Golden Boy Pies
Terry Hunt had a passion for pies when he founded his own commercial bakery in 1973, and the quality of the product has helped Golden Boy Pies withstand consolidation and contraction in that restaurant-services niche. Longevity is easier to achieve if you commit to making your products, from scratch, with quality, natural ingredients. At Golden Boy, that means pies, brownies, cakes and cupcakes and cheesecakes, all destined for tables at restaurants, hospitals and other organizations in Kansas, Missouri, Nebraska, Iowa, and western Illinois.
From cutting sticks to paper knives and other tools for manufacturers, Jayhawk Plastics has been on the cutting edge (nyuk, nyuk) for 50 years. One reason for that endurance is the 90-day guarantee that its products are free from manufacturing defects and workmanship—under normal operating use and service, of course. Based in Olathe, the company also turns out jogger blocks, knife pads and clamp pads used in production of paper-based products.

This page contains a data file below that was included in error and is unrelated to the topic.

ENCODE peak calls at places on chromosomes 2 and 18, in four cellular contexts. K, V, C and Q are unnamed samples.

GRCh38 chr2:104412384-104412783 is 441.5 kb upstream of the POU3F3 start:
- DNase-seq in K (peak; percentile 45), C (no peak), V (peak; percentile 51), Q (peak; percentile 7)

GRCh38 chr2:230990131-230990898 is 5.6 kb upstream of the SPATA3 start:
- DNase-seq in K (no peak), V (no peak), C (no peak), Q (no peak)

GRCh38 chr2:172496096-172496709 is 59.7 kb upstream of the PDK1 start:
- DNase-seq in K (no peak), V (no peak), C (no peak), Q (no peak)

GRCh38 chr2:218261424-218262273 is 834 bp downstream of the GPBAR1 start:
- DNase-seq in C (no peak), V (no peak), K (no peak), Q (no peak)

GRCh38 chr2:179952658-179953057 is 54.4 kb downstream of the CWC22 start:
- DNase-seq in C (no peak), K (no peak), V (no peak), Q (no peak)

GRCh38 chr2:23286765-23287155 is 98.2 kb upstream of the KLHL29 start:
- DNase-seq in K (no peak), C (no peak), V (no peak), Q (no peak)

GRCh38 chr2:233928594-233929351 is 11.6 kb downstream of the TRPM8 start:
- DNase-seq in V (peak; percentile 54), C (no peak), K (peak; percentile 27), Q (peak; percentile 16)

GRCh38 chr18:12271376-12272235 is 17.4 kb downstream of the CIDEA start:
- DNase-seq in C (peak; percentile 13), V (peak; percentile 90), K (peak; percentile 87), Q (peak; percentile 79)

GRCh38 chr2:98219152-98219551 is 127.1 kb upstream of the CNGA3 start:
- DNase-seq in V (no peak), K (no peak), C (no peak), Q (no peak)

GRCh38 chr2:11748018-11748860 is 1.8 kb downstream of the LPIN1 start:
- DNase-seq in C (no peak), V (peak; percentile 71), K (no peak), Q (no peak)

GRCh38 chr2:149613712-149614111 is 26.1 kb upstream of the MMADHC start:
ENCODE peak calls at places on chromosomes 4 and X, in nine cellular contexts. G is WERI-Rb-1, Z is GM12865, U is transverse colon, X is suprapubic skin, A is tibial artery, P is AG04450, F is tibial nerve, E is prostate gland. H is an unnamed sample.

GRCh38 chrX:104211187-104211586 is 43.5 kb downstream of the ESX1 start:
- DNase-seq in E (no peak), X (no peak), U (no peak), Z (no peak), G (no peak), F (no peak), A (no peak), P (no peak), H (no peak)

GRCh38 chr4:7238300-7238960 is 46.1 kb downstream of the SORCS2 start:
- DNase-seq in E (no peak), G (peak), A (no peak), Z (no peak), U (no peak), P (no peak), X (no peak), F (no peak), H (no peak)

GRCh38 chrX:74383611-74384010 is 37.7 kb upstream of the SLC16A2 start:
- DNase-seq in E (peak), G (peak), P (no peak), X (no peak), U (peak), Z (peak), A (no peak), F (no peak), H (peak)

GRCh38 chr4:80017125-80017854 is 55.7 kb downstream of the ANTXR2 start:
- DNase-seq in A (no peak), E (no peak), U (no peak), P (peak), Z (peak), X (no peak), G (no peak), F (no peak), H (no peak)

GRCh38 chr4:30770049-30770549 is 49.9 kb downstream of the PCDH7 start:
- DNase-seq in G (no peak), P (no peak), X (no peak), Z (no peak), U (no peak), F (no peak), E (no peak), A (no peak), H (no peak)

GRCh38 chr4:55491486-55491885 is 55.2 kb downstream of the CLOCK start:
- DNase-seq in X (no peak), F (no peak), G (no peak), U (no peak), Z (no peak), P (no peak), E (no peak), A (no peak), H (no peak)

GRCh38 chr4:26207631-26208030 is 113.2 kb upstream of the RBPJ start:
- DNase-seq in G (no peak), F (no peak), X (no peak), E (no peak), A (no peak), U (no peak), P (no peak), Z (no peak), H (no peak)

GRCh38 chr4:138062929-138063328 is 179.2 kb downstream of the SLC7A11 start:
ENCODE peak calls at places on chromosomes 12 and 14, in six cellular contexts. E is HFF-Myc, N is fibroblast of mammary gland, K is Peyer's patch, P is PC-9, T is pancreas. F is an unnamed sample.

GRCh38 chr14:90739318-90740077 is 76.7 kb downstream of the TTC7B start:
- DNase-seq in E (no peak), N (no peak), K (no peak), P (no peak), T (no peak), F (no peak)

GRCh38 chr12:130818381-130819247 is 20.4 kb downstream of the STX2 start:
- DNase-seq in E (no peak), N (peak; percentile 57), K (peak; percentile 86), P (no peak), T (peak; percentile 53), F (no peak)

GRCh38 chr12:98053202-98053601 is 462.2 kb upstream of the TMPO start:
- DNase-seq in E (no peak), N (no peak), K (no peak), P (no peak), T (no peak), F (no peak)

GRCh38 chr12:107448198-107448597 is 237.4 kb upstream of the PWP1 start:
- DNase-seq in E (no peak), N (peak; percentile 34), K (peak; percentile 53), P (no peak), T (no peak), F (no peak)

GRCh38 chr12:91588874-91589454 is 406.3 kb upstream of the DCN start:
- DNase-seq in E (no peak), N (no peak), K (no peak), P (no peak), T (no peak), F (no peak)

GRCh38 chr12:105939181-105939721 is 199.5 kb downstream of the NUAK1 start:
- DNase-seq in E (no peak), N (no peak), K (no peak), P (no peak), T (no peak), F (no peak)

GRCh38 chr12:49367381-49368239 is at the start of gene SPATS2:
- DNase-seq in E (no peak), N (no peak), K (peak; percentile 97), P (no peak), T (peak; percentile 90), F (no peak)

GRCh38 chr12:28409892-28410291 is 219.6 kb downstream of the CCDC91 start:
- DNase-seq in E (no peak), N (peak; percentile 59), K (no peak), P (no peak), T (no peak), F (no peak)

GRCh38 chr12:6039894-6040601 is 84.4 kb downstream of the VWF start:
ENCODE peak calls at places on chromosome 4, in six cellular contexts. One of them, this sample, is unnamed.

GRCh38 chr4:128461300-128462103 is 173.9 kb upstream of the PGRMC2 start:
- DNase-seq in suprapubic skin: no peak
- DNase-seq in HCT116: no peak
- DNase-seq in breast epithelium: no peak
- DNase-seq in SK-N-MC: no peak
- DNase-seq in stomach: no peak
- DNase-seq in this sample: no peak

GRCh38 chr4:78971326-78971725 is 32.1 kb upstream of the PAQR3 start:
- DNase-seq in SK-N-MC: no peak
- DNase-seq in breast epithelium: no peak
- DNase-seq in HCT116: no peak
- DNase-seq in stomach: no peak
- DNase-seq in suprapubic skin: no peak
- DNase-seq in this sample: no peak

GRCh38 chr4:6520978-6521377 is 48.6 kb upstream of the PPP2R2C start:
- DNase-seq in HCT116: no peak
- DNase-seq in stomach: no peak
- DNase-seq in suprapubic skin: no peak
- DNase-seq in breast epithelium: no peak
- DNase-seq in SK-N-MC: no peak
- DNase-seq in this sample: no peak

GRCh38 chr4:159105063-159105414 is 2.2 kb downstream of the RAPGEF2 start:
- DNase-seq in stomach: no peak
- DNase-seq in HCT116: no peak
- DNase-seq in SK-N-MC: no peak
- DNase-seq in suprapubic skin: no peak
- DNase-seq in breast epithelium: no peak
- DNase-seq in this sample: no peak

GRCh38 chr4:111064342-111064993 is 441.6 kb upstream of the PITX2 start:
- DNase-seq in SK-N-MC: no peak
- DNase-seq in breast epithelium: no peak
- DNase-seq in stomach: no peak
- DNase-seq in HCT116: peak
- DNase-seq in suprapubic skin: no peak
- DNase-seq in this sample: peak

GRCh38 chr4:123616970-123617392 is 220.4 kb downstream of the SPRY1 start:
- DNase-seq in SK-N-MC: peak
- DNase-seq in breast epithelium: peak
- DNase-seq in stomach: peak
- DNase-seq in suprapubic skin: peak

Olathe Ford Lincoln
The Olathe Ford Lincoln dealership we know today began with the purchase of a dealership by Dee Bradley and Don Maddux before ownership transitioned to long-time employees Marc McEver and Sam Mansker. McEver took the reins on his own with his partner’s 2021 retirement, and he oversees a staff that has grown to more than 300, selling roughly 25,000 units each year and earning recognition as Ford’s No. 1 dealer in Kansas City. That growth has come by adding new departments selling RVs, fleet and commercial vehicles, the Lincoln model line and other options for customers.
Worlds of Fun